- The former FTX CEO had four signatories to his bail. Two of them were his parents, and the other two remained anonymous.
- The judge ruled to reveal the names of his anonymous backers.
- SBF needed $250 million to get out of police custody.
As the FTX fraud case unfolds, many questions remain unanswered. However, one mystery will soon solve itself – that of the two anonymous individuals that co-signed Sam Bankman-Fried’s bail.
On Monday, District Judge Lewis A. Kaplan granted a motion by various news organizations to reveal the names of the two anonymous individuals who bailed out Sam Bankman-Fried.
Earlier, SBF’s lawyers argued that revealing the names of the two co-signatories would put them in danger. The judge allowed the defense up to Feb. 7. to appeal the decision.
Multiple media outlets, including Bloomberg, Reuters, and the Associated Press, filed a motion to reveal the names of the co-signatories. They cited public interest to reveal their identities.
SBF’s Bail: $250 Million Mystery
A federal judge in the case against SBF, who faces eight criminal charges, including wire fraud, deemed the defendant a flight risk. The judge awarded him a $250 million bail bond to release him from custody, one of the largest in history.
The agreement also required two other individuals besides his parents to co-sign for his bail. Two anonymous people signed bonds for $500,000 and $200,000, respectively.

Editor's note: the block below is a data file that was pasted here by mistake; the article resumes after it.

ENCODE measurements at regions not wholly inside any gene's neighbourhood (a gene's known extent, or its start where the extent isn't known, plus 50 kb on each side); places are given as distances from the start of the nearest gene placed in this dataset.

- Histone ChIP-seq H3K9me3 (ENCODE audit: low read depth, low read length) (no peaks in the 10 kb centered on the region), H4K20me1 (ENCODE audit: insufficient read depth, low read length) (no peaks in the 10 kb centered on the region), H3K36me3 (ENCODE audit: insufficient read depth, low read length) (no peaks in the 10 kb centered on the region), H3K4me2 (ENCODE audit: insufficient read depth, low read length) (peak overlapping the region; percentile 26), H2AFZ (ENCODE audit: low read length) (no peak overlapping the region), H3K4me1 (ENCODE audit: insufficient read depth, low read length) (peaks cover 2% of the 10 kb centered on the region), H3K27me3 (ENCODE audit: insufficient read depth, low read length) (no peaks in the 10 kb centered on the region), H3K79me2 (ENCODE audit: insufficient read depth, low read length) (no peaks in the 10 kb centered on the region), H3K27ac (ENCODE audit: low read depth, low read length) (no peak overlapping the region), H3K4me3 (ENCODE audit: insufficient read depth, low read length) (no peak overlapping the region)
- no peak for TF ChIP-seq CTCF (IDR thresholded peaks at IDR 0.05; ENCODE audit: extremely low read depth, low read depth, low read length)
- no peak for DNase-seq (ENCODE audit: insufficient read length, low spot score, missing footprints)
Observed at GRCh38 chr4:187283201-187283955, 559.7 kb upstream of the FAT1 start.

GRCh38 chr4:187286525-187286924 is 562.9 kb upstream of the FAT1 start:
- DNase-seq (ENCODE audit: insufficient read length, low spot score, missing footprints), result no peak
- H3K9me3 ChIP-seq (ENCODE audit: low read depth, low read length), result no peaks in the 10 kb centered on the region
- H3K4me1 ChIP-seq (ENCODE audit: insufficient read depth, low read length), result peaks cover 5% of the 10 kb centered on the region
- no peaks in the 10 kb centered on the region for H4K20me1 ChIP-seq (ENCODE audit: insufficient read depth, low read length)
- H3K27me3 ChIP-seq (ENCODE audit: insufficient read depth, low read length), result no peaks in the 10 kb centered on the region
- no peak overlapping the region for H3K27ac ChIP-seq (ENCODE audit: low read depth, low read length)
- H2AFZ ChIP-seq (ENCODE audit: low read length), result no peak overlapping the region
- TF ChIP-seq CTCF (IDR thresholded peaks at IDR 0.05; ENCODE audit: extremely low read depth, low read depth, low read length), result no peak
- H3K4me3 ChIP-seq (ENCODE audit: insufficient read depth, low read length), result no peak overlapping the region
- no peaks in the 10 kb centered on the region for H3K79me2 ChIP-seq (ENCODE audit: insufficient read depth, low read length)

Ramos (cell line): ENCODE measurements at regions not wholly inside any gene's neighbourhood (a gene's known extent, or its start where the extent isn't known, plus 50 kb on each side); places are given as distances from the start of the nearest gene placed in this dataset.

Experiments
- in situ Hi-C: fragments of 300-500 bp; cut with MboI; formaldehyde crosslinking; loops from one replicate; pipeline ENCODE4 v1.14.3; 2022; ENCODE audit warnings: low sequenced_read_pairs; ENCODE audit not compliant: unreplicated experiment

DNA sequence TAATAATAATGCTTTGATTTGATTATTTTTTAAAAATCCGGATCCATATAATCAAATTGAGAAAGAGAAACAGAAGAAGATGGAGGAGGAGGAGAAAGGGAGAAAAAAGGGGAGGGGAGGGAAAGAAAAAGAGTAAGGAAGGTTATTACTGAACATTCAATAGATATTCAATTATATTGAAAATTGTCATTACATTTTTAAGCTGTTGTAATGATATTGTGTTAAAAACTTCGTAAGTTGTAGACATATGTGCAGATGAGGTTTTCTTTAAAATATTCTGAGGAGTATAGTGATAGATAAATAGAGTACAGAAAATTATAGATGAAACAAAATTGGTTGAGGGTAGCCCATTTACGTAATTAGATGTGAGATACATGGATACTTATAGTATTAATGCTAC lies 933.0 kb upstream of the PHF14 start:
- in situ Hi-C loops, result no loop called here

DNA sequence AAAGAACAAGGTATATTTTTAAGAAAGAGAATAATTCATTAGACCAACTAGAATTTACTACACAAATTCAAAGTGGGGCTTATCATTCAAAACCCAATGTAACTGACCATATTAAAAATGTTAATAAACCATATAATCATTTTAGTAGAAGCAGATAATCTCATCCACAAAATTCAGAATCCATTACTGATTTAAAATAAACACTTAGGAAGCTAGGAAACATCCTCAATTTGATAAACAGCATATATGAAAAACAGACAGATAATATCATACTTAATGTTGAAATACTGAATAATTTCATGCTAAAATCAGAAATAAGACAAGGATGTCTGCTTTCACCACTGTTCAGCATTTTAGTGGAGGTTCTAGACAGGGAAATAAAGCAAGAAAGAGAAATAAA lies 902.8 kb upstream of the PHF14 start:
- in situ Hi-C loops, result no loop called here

The former billionaire, who said he was down to just $100,000, managed to make bail with the help of his parents. They co-signed the bail for the entire $250 million with SBF. The court also required them to put up 10% of the bail bond as collateral.
The astronomical bail sum raised questions about how his parents could afford that amount. Some have speculated that his parents put up their Palo Alto house as collateral, which would value the residence at $25 million. It is unclear whether this corresponds to the actual value of the property.
On the Flipside
- The judge has left the defense the option to appeal the decision. He still might accept the appeal, and the co-signatories could remain anonymous.
- The two co-signatories are on the hook for relatively small amounts, $500,000 and $200,000, respectively.
Why You Should Care
The identity of SBF’s bail co-signatories could give the public insights into his relationships and connections.